I remember thinking that if I were a Palestinian, Indyk would be the last person I’d want helping me out of the ongoing Nakba jam. As a Jew, if I was in the proverbial foxhole I’d choose Massad as a partner over Indyk any day of the week. Whatever my disagreements with Massad, I know he’d level with me.
It’s a double humiliation for Palestinians to be “served” by the diplomats who facilitate the endless peace process. I’m not sure who is worse, the Israelis who have no time for Palestinians or those who pretend to negotiate with their interests at heart.
I heard Massad speak at the conference and was impressed. Later, I saw him at a restaurant. I was seated alone, he was with friends. When I left the restaurant, I walked over to his table and shook his hand. I thanked him for his words.
Massad’s 65th anniversary essay differs markedly from his 60th anniversary effort. His previous essay hardly mentions Jews or Jewish history. He seemed intent on emphasizing that for Palestinians, Jews are neither here nor there. The issue for Palestinians is Palestine. What Jews do with their history is up to them. Just stop trespassing in Palestine.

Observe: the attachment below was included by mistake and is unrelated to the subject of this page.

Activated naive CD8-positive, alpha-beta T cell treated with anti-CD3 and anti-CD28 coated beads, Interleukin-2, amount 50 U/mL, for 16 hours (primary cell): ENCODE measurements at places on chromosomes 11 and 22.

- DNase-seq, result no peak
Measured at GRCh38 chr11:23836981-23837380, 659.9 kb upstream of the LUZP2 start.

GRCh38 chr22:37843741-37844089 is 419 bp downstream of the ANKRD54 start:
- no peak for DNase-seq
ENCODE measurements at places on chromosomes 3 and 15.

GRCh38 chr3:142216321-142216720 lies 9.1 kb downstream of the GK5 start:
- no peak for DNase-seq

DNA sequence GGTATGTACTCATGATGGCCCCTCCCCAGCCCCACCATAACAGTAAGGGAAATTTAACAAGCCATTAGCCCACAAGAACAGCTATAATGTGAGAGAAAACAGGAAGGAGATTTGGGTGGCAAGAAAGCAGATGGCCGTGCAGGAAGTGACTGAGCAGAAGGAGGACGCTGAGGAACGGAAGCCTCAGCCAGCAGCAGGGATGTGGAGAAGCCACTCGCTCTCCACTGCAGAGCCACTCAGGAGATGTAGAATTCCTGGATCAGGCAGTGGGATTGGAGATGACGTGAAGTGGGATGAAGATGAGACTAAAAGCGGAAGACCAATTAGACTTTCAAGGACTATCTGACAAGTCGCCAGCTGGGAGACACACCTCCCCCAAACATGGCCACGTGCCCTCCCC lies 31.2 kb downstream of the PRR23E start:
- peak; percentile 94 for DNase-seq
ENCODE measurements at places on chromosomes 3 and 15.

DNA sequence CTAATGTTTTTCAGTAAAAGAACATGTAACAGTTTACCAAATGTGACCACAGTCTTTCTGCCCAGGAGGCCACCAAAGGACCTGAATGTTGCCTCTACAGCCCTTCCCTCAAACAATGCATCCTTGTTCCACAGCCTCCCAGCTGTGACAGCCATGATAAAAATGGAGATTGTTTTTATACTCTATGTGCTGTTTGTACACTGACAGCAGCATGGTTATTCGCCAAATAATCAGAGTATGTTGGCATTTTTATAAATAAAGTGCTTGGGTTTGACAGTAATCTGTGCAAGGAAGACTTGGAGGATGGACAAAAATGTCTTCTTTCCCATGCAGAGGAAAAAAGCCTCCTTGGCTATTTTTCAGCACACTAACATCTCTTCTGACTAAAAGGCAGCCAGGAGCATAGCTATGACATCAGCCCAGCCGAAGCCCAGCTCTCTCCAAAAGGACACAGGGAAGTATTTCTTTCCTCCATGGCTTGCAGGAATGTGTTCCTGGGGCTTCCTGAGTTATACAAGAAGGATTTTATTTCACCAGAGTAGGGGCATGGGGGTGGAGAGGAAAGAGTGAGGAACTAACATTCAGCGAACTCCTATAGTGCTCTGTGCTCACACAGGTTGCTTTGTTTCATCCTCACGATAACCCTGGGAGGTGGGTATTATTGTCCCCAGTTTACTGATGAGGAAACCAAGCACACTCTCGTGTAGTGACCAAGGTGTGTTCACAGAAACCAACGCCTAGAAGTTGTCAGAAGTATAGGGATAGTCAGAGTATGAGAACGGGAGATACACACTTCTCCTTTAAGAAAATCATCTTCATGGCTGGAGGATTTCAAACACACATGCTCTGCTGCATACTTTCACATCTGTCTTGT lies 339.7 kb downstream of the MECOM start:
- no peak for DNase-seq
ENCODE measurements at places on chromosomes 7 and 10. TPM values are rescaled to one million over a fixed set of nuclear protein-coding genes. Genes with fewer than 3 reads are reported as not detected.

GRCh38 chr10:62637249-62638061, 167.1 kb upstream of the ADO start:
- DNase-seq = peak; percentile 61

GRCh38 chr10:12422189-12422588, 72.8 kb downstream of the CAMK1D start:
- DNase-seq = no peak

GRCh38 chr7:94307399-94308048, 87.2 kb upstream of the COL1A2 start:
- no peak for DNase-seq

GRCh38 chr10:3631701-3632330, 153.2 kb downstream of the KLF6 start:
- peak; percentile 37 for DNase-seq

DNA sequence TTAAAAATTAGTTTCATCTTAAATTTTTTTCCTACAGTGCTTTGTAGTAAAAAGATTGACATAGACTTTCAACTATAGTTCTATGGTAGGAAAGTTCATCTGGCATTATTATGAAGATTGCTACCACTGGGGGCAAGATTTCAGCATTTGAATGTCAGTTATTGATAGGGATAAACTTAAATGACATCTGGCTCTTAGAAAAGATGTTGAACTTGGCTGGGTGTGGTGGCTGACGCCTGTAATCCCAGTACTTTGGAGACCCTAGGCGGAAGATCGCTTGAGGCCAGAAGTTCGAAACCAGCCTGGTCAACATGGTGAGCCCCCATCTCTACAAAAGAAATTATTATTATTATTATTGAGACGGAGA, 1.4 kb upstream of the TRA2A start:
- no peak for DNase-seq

The Holocaust reference in Massad’s 60th anniversary piece is limited to the Jewish Councils of Europe that governed the ghettos the Nazis created. Massad inverts the reference. He believes that the Jewish Councils collaborated with the Nazis – as the Palestinian Authority collaborates with Israel.
Massad is on the hunt again this year but this time his focus is on Jews, Jewish history and Zionism before and after the creation of the state of Israel. His article is broken down into four subheadings which provide a sense of the direction he takes: Assimilating Jews into European culture; Anti-Semitic chain of pro-Zionist enthusiasts; The pro-Zionist policies of the Nazis; Commitment to white supremacy; Euro-American anti-Jewish tradition.
Massad’s argument is wide-ranging and covers epochs of Jewish history in relation to Europe, the United States, the Arab world and Palestine. Suffice it to say that Zionism comes off as a fascist force with colonial designs, colonial backings and colonial practices. The idea of redeeming Zionism from its colonialism is laughable – and criminal. Here are some other themes: